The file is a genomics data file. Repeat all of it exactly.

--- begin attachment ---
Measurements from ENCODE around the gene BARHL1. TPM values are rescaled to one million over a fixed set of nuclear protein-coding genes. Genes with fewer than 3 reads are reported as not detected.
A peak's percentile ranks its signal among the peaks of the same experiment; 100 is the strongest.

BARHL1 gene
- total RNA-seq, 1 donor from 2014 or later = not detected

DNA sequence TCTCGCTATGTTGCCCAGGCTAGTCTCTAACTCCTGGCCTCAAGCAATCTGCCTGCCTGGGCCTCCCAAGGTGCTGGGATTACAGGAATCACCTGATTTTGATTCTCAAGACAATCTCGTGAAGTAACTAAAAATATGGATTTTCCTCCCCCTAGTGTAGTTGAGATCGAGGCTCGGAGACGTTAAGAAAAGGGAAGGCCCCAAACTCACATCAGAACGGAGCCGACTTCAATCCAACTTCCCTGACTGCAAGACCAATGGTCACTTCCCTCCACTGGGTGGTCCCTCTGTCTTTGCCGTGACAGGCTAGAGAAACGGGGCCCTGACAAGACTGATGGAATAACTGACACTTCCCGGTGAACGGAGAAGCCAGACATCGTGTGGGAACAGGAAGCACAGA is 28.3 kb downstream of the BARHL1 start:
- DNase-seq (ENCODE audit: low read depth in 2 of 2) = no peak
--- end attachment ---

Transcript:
Measurements from ENCODE around the gene BARHL1. TPM values are rescaled to one million over a fixed set of nuclear protein-coding genes. Genes with fewer than 3 reads are reported as not detected.
A peak's percentile ranks its signal among the peaks of the same experiment; 100 is the strongest.

BARHL1 gene
- total RNA-seq, 1 donor from 2014 or later = not detected

DNA sequence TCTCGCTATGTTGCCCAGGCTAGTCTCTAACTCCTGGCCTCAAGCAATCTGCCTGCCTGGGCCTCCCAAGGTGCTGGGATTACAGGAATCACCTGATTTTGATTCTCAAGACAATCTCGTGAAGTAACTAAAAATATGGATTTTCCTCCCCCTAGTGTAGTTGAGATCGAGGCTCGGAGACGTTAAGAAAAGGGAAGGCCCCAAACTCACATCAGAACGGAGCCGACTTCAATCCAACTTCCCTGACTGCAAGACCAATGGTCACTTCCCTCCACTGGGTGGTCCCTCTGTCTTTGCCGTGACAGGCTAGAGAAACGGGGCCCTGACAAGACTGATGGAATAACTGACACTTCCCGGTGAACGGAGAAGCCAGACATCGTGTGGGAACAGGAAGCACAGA is 28.3 kb downstream of the BARHL1 start:
- DNase-seq (ENCODE audit: low read depth in 2 of 2) = no peak